Busting The Myths : Part 2 : Bladder | Pelvic Floor Exercise
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Busting The Myths : Part 2 : Bladder

Posted on the 11th July 2013

Busting the Myths: part 2 : Bladder

Posted on January 9, 2012 by Fiona Rogers

Last post we busted a few myths about incontinence. Today, let’s look at the bladder and a few of the misconceptions about this amazing organ.
Firstly a Few Facts:
There are two types of muscles in your body :
1. Skeletal muscle – we have control of these and can make them contract and relax as we
wish. These are the moving muscles like the biceps and hamstrings.
2. Smooth muscle – we don’t have control of these muscles , they contract by themselves
automatically and are controlled by our brain. They are the function muscles that keep
the body working e.g the heart and the gut. they work by stretch response. As blood fills
the heart chambers (input), the walls stretch and at a certain point of stretch
automatically contract to push the blood out (cardiac output). The same with the gut – as
the food bolus passes through,it stretches and squeezes and pushes it along a bit like an

Your bladder is quite unique – it is made of smooth muscle just as your gut and heart are but you have conscious control of it.

So, as your bladder muscle fills, if it followed the laws of smooth muscle it would contract right?
Well in fact it doesn’t behave like the other smooth muscles in the body – yes it stretches as it fills , but instead of automatically contracting it actually RELAXES as it fills and this is where your conscious level of control comes in. You get background signals that things are filling up down there but you are able to put it off until an appropriate time …in other words you can hang on !
Once it fills to capacity – the average is about 300-500mls which = 1-2 mugs - you may reach the point of “busting” which hopefully won’t actually happen !


You have to go when you first feel the urge
as you have read – the bladder can stretch to an average capacity, in times of need it can stretch to hold up to 800mls although it is just as wise not to let things go too long as you should never allow the bladder to overstretch and become floppy. But a regular 2 cup hold is healthy. If you suffer from frequency and urgency your bladder capacity will be much less and you will need to firstly see your doctor to make sure there is not another cause such as a urinary tract infection before undergoing bladder training under the guidance of a medical professional ( such as a women’s or men’s health physiotherapist)

I have to go “just in case” before going out.
Unless your bladder is actually full , you DO NOT need to go just in case. If you are a “just in case” person , then chances are you know where every loo in your area is! there will be a loo at the shopping centre, the gym, work or your friends house so wait until you actually need to go!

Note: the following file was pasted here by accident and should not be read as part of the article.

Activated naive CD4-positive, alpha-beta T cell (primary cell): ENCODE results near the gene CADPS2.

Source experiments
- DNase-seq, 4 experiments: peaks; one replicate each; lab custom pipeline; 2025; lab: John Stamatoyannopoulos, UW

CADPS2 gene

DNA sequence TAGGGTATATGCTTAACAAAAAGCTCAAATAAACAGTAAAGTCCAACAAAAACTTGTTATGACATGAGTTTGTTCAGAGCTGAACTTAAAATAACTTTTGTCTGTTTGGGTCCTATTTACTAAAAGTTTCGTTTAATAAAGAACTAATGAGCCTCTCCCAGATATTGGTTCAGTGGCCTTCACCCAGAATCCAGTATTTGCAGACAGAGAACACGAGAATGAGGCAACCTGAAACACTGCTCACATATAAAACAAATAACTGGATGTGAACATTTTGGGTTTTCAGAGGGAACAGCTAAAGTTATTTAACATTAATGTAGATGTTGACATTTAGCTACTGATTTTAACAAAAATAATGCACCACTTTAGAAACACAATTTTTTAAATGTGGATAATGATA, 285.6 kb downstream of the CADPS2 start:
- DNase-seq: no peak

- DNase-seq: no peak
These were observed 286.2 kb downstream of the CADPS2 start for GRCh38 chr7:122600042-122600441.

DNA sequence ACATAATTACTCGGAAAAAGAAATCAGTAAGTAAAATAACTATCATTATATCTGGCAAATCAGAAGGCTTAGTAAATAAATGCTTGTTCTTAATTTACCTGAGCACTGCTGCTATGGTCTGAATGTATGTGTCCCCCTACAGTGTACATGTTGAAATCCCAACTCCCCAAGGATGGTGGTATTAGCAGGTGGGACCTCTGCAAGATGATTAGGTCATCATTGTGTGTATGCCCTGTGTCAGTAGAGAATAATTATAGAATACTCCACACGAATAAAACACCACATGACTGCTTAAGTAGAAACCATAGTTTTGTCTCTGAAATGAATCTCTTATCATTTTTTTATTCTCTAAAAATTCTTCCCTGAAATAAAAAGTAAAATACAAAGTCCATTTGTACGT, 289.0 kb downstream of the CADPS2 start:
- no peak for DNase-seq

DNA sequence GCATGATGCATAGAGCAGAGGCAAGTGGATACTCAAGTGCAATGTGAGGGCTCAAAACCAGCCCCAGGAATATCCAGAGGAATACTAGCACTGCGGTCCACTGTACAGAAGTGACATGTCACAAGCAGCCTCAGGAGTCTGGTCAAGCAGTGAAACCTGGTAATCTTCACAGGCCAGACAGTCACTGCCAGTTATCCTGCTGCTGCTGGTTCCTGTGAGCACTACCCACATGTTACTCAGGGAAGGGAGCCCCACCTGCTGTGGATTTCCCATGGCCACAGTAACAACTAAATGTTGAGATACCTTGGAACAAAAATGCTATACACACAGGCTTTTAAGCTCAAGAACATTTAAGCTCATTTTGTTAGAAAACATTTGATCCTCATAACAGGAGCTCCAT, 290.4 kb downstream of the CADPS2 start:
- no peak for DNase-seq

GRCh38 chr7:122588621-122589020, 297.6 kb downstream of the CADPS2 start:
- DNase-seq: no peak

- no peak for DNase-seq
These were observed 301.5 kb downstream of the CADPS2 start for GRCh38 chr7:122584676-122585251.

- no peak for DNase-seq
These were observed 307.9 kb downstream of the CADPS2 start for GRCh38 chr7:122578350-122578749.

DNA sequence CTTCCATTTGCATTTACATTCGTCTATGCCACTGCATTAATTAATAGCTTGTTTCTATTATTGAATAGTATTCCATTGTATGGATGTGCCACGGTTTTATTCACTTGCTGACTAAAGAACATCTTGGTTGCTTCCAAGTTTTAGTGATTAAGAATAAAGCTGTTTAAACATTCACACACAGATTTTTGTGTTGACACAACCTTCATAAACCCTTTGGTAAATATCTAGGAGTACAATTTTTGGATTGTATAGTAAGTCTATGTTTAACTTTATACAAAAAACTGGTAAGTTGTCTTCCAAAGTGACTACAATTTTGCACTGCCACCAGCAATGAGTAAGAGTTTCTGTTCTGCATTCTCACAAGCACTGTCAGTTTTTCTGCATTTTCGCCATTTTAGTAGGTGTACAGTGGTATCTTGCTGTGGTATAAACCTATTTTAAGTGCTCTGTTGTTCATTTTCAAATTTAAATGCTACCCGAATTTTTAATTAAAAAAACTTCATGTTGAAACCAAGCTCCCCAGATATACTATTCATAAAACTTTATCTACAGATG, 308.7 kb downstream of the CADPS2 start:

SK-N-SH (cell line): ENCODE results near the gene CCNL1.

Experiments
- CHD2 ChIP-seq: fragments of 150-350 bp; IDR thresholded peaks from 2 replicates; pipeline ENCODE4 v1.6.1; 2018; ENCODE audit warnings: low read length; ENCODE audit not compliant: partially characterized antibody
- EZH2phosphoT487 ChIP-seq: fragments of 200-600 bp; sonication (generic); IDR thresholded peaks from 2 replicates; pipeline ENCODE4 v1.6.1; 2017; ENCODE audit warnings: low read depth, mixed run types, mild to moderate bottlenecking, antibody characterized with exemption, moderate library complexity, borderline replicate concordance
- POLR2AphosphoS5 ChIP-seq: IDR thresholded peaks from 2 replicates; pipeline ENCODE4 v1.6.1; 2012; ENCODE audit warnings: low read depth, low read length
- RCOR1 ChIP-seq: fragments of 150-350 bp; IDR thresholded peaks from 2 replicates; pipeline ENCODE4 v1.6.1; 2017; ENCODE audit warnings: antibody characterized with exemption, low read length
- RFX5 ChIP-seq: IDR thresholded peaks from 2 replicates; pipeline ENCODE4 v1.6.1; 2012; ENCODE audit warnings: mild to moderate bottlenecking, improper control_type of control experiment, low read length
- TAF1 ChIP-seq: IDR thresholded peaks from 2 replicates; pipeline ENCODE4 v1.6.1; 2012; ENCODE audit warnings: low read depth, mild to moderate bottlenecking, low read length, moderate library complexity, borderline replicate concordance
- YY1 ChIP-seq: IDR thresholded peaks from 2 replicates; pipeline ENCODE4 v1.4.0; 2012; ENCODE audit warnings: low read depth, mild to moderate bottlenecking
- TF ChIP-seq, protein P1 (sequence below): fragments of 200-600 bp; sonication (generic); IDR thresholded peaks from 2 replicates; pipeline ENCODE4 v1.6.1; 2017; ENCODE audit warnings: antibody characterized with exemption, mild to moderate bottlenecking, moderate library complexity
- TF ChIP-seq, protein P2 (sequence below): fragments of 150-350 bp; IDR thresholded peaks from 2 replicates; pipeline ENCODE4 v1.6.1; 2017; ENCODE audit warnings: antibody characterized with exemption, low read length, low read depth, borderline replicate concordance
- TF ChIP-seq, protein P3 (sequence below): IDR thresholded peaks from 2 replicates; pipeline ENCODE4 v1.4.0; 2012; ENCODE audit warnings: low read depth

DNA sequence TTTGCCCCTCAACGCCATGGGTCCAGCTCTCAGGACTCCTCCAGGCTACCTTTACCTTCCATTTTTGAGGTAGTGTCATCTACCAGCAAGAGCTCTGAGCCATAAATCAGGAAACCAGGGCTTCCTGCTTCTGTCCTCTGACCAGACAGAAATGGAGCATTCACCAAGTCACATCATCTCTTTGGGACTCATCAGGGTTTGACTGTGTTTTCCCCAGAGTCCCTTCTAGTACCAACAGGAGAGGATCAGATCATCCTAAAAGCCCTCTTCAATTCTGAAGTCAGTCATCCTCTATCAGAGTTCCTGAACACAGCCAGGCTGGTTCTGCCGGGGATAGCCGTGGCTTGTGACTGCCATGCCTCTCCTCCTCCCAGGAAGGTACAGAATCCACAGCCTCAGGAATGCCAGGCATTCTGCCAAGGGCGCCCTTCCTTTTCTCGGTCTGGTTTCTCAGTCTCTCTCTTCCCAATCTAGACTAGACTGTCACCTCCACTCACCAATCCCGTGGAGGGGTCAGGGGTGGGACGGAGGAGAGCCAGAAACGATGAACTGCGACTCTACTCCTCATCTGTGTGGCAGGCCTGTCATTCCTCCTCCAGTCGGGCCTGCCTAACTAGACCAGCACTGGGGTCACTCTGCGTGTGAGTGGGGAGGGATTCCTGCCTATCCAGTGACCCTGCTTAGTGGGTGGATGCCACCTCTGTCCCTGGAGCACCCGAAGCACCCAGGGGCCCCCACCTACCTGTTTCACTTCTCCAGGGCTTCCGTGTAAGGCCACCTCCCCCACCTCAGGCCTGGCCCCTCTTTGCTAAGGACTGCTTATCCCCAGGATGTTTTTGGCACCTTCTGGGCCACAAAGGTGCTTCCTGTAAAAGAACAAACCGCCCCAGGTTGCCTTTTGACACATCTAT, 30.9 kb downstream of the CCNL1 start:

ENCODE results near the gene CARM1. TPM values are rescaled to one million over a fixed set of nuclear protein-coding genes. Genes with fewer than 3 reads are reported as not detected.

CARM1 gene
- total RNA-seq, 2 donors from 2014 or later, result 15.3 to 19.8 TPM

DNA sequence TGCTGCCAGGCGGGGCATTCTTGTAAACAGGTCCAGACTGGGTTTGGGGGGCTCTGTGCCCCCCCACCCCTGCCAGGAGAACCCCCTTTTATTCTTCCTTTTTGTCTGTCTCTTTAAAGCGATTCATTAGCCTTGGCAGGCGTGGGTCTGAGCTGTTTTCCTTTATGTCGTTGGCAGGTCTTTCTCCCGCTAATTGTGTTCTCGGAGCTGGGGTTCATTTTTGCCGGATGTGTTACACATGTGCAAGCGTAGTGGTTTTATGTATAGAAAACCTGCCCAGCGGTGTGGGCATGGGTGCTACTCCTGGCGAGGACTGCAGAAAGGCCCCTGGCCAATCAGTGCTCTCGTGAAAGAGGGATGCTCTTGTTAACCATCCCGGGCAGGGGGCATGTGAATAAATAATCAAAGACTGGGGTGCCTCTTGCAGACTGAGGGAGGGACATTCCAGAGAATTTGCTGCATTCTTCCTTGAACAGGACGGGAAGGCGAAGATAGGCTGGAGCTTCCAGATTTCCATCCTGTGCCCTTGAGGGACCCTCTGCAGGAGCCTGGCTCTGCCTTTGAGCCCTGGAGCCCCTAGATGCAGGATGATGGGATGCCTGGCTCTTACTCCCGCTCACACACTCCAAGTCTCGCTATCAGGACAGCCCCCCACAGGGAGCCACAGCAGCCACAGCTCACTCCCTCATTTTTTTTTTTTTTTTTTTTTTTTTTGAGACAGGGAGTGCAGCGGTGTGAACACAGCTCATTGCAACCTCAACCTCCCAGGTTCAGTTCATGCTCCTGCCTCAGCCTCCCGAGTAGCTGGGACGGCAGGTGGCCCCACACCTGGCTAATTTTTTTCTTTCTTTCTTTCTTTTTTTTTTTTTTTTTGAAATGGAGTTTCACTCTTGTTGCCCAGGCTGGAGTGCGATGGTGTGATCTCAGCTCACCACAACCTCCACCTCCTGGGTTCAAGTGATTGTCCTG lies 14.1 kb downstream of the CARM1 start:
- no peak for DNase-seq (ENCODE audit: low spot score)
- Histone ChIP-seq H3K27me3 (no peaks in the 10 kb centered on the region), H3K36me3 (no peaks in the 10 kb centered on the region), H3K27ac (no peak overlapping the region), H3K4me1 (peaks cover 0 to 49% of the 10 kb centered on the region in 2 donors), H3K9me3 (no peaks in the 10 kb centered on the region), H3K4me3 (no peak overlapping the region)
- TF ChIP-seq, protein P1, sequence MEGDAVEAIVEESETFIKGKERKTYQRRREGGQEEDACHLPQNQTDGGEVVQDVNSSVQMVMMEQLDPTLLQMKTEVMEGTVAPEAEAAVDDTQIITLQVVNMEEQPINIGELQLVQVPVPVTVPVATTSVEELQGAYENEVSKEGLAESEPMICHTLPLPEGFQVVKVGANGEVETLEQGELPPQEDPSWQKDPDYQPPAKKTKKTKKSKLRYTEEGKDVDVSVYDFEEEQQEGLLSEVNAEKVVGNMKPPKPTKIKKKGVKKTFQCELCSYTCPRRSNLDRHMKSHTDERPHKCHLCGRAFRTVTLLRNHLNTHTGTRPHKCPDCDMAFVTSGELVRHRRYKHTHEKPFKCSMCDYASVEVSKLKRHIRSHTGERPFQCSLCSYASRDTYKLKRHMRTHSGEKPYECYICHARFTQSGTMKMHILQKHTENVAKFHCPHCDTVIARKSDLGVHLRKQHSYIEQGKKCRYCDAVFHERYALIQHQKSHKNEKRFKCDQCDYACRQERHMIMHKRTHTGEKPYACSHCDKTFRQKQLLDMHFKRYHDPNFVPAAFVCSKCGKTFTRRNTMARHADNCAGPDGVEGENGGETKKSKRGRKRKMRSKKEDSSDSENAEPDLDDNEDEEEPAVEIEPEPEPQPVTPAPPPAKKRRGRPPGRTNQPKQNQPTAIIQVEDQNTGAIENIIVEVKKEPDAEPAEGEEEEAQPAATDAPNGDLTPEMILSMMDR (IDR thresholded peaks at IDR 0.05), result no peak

If I drink more, I will wee more and might leak so I drink less to avoid accidents.
In fact, the less you drink, the more concentrated your urine becomes, this will irritate your bladder and make you want to go more- and so the urgency/frequency round-about continues.

All the books say drink 8 glasses of water a day.
What size glass? 8 x small ones or 8 x large ones …how many different glass sizes in YOUR cupboard? The general rule of thumb is that you drink enough to remain hydrated. Signs of early dehydration are thirst and darker urine. So keep an eye on the colour of your wee- the first one of the day will be concentrated but from then on they should be pale or nearly colourless, not like a glass of beer or apple juice. If you sweat a lot, you need to increase your fluid intake as well. The exception is if you are on a fluid restriction from your doctor in which case you should continue to be guided by them.
If unsure – speak to your doctor !

I don’t need to drink water – I get it from my coffee
BUSTED: Any drink containing caffeine acts as a diuretic – i.e. it increases urine production or in other words , makes you wee more. It can irritate your bladder and increase urgency and frequency . You should not count caffeine drinks in your daily fluid amount – or at least balance it with a glass of water. If you suffer from urgency or frequency you need to look at your caffeine intake – keep a diary for a few days and be honest with yourself about how much caffeine you are drinking and how little water you consume.

Here’s to a healthy bladder !


Tags: bladder, incontinence, smooth muscle, skeletal muscle, bladder muscle, bladder myths, urine, caffeine, diuretic, bladder urgency, bladder frequncy

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